future of Egypt because one man had these problems.
And of course
these comments didn't please the authorities in Egypt. They
started talking to everybody in our channel, including the chairman
of the board. We had to balance it by bringing in somebody--I
don't want to mention his name--but at the end of the day, balancing
the view; this was not necessarily needed because the view itself
is imposed by the Egyptian government that they did not have
an alternative. People in the streets were worried for the future
of their society and to balance that we needed to discuss the
future of constitutional reform in Egypt. At the end of the
day, if we needed to "balance" by bringing in someone
to defend the regime 100 percent, these channels at the end
of the day are misused and the reason for this is that the policies
of the owners are not clear. But the behaviour of the producers
you think: Al Jazeera, or Al Arabiya or Abu Dhabi, they have
a plan, they have a conspiracy theory. They have an attitude
towards the Palestinian cause or towards the Israeli occupation
of Palestine or towards the Iraqi problem. There is no such
clear plan or policy. It totally depends on the producer who
is making the program; sometimes a person can change the whole
policy of the channel--just by chance!
. . . .
to differentiate between some other things too. We need to differentiate
between competition and professionalism. Dr. Ibrahim rightly
talked about raising the level of professionalism in the Arab
satellite channels. Yes. Why? Again why?
to differentiate between result and cause. The cause in most
cases, even in some established channels like Al Arabiya, was
competition. And I witnessed another thing. I witnessed the
rise of news channels in Abu Dhabi. My colleague Jasim al-Azzawi
witnessed it too, and he can correct me if I am wrong. When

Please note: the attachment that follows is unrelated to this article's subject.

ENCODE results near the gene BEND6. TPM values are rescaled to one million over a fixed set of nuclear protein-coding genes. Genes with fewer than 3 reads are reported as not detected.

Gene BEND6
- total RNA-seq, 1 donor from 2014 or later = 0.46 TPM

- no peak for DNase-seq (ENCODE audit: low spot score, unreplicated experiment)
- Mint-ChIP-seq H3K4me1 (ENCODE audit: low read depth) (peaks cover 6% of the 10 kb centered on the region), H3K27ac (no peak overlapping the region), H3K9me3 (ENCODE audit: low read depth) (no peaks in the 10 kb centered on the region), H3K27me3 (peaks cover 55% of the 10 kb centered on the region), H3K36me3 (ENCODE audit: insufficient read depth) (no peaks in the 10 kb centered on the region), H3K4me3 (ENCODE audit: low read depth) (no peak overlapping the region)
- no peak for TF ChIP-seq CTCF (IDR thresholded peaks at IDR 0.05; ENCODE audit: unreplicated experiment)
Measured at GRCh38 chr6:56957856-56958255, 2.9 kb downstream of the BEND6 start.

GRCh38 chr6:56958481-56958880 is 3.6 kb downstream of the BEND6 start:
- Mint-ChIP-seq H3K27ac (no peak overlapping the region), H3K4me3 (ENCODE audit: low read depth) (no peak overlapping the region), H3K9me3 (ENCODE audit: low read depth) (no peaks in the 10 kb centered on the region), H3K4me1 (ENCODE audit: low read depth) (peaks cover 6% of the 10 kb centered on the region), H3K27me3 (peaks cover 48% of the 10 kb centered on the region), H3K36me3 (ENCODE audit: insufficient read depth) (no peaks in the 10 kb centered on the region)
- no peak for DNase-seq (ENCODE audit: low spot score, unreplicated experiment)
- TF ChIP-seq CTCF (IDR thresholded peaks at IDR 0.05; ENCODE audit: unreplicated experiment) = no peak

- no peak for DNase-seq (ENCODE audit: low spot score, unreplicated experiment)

we started putting in more news about Abu Dhabi it was because
of competition. It was not because of political awareness of
the founders and the founders saying, "We need to change,
we need to inspire change!" No! It was because of the competition.
started its transmission because of competition. We need to
look carefully at why the satellite channels rushed to interview
Dr. Ibrahim after he was released. It was not because they believed
he should be interviewed, it was because mainly because of competition.
People are trying to compete with each other by raising the
level of professionalism. . . . . But we need to be aware of
whether the competition is driving us or we are driving the
competition? We need to look thoroughly at whether the financial
side drives us as media or we are driving it? Are we using competition,
technology, money, or are we used by technology, competition,
a very crucial question because I don't believe a lot in objectivity
on the Arab satellites. Sometimes as editor-in-chief of Al Jazeera,
I had to go live because Al Arabiya went live and if I didn't
I would be blamed. I have some cases when I did it intentionally.
I remember the "Gulf Summit" in Kuwait just before
I resigned. I did it intentionally, I did not go for "live"
and I didn't transmit it live because I didn't believe there
was something important to be broadcasted in the opening session
of the Gulf Summit, but everybody transmitted live, just because
of competition, not because of anything else.
So we need
to look thoroughly at the difference between professionalism
like to give a funny example. Do you remember this play? It
was by a Tunisian actress. The story was a funny one: they believed
in the freedom of speech invoked by Al Jazeera, and in the story
some Tunisians--young Arab men--went to Qatar to express their
opinions because Qatar is an open country. I am not here to
criticise Qatar. I criticize all Arab society. In the story,
they were prevented from entering Qatar because they didn't
have visas and they started shouting in the Qatari airport:
"Here is Al Jazeera! Why are you preventing us? We believe
in freedom and you believe in freedom. You should allow us
we are Arabs!' but at the end of the day Al Jazeera and Al Arabiya
and this rise of satellite channels and freedom of speech didn't
change the situation on the ground. The political situation
is still as it was fifteen years ago. The only difference--and
I salute the conference because it touched on this from the
beginning--the only difference is that anger is now being vented
through the satellite channels, and this is a very risky phenomenon.
We need to be aware of it. Thank you very much.
Helal, former editor-in-chief, Al Jazeera TV, is project
director, MENA Dialogue Programme, BBC World Service Trust.